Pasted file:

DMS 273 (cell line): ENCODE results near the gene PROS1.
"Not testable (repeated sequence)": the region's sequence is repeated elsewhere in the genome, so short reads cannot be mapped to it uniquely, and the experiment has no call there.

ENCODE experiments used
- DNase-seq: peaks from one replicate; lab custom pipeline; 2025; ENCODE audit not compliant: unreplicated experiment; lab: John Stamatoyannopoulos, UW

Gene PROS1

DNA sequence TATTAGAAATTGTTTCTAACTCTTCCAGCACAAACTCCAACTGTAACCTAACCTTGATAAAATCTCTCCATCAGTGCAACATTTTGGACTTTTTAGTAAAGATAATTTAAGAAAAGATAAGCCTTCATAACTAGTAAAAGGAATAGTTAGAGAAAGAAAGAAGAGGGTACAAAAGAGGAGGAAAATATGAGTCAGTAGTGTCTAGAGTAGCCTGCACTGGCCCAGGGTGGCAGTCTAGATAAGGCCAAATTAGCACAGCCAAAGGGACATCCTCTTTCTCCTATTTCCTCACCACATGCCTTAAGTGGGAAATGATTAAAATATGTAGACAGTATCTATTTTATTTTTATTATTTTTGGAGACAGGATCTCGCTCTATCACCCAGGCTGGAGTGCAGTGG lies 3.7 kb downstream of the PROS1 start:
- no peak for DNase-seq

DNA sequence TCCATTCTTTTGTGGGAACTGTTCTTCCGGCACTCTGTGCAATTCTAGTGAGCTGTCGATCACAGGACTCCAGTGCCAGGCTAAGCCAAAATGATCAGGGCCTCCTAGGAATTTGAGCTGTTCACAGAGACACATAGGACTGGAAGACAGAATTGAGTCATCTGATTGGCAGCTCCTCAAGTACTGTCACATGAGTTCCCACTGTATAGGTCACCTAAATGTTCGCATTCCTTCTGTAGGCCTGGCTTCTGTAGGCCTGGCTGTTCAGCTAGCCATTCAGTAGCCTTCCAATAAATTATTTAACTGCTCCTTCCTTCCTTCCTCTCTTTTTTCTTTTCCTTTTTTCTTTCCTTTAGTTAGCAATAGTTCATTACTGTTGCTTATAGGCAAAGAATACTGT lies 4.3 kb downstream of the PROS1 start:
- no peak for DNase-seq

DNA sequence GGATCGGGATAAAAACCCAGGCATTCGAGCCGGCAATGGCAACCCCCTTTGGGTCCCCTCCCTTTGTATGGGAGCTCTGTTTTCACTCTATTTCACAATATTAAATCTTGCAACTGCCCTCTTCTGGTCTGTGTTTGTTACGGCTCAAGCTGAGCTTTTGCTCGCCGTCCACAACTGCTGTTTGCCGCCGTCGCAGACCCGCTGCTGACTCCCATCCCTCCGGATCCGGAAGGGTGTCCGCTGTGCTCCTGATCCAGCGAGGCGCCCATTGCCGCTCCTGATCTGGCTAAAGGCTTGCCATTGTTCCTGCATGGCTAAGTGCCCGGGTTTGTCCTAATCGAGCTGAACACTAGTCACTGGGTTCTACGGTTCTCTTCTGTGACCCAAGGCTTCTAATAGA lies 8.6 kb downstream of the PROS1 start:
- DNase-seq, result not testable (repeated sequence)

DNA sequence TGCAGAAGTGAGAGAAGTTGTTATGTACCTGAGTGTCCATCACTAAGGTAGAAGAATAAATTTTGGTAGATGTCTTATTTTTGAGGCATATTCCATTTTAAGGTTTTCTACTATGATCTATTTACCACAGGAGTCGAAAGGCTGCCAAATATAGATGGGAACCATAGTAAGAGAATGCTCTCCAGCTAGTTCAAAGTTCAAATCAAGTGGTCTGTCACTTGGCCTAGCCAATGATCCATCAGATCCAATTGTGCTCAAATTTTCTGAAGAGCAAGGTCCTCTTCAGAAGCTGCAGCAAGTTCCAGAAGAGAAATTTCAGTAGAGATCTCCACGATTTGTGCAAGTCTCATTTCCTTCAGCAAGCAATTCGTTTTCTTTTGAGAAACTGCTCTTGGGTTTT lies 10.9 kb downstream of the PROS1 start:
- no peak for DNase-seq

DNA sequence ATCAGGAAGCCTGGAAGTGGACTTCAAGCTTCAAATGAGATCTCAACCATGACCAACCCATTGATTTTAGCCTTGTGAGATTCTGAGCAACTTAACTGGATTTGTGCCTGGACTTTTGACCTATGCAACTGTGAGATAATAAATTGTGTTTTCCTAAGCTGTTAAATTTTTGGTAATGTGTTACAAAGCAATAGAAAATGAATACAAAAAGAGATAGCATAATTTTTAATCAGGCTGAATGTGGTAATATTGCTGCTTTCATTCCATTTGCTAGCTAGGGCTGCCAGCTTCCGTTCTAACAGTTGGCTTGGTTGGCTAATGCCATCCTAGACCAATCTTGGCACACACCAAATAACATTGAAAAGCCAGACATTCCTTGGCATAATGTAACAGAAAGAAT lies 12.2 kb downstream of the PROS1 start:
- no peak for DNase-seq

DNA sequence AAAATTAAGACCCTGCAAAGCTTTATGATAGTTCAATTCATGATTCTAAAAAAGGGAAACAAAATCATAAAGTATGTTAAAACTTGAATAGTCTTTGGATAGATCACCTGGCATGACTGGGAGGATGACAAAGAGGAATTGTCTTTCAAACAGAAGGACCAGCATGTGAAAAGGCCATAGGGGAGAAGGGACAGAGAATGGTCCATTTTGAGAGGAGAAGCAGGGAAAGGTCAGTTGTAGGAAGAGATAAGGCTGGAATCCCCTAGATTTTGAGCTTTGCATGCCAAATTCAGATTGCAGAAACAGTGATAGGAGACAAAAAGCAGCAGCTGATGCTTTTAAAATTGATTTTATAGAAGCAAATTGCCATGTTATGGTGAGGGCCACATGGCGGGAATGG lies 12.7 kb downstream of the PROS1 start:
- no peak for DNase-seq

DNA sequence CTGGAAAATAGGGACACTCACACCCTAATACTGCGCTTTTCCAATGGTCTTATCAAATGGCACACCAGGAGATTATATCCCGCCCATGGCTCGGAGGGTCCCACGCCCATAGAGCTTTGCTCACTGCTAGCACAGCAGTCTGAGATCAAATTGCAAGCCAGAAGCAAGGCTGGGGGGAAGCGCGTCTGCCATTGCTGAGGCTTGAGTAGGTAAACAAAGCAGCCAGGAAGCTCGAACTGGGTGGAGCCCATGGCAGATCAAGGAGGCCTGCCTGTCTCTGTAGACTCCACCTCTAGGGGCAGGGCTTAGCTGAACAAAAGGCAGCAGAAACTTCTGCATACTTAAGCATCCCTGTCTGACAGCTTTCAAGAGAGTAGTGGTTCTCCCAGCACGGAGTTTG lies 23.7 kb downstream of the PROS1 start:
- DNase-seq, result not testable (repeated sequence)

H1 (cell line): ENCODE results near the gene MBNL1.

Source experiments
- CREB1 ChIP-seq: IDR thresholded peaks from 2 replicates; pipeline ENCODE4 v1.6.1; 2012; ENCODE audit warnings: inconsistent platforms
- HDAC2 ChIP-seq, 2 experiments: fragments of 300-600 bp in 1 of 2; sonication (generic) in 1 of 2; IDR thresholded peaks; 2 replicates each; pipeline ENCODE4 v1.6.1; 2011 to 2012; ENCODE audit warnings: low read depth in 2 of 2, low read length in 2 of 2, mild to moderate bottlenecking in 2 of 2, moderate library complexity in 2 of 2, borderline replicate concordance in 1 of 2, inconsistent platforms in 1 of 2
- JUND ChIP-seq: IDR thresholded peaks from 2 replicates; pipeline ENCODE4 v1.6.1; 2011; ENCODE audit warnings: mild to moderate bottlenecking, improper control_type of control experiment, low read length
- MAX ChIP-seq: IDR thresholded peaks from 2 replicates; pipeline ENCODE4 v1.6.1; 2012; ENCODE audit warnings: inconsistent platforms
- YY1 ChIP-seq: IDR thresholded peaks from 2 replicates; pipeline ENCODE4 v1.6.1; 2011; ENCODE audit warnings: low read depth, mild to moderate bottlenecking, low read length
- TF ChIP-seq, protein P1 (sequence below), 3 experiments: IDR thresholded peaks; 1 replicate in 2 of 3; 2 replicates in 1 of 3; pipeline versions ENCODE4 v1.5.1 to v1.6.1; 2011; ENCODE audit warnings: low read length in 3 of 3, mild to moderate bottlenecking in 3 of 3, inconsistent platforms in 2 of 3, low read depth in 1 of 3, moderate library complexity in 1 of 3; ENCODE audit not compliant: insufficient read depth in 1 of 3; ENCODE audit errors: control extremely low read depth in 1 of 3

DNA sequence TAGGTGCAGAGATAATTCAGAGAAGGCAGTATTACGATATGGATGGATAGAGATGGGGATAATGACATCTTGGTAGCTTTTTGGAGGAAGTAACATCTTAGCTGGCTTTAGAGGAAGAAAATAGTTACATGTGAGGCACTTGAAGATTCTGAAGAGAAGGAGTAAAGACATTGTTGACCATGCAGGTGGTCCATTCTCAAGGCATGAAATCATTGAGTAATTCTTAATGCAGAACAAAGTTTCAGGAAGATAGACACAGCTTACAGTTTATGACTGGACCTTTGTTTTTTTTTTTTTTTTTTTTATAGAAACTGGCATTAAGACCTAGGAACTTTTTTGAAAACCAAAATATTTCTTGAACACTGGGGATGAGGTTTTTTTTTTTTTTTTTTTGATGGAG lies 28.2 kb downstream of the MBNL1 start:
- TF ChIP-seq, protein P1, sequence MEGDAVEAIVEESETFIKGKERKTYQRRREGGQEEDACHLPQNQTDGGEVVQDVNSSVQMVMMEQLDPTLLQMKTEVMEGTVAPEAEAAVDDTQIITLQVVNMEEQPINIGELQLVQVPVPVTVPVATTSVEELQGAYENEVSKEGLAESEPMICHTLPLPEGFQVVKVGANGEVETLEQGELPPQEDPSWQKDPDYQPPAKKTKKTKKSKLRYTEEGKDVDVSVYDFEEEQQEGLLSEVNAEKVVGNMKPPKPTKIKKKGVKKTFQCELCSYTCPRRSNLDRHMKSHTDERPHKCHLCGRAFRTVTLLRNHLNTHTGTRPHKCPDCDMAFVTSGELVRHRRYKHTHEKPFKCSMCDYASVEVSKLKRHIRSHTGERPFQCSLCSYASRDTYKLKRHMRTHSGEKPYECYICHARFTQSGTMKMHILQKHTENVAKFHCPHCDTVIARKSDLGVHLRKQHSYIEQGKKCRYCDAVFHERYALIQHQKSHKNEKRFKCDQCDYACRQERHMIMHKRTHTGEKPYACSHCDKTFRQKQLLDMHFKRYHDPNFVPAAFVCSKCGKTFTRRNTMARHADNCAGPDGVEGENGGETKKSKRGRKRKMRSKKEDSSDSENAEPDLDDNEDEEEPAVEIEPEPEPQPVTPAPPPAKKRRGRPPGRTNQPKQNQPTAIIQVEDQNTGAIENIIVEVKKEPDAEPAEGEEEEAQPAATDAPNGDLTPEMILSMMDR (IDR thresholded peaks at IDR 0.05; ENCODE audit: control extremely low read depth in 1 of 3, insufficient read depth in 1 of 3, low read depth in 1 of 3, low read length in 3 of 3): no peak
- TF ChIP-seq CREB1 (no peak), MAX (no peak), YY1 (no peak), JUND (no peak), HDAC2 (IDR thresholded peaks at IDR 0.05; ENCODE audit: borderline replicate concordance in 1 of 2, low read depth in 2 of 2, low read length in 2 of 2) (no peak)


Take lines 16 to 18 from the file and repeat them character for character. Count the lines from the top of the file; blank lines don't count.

DNA sequence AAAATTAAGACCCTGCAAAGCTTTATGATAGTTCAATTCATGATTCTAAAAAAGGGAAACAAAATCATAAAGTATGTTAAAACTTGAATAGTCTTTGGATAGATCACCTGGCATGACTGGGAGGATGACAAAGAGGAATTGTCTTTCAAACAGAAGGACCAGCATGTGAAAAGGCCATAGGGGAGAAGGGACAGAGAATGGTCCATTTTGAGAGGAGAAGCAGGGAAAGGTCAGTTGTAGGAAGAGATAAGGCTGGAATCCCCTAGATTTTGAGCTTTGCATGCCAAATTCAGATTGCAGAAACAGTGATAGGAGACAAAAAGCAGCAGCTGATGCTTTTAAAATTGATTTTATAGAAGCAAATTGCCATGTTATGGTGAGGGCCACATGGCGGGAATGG lies 12.7 kb downstream of the PROS1 start:
- no peak for DNase-seq

DNA sequence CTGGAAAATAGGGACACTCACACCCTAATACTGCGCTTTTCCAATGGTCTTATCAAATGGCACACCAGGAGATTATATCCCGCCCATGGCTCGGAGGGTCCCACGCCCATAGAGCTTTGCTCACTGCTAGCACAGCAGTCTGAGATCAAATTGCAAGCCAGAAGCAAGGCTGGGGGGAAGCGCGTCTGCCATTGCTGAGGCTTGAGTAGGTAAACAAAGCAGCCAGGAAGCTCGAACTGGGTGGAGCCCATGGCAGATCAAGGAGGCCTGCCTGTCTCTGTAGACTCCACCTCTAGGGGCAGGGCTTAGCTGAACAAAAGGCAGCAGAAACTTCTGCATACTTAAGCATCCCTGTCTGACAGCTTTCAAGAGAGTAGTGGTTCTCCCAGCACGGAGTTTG lies 23.7 kb downstream of the PROS1 start: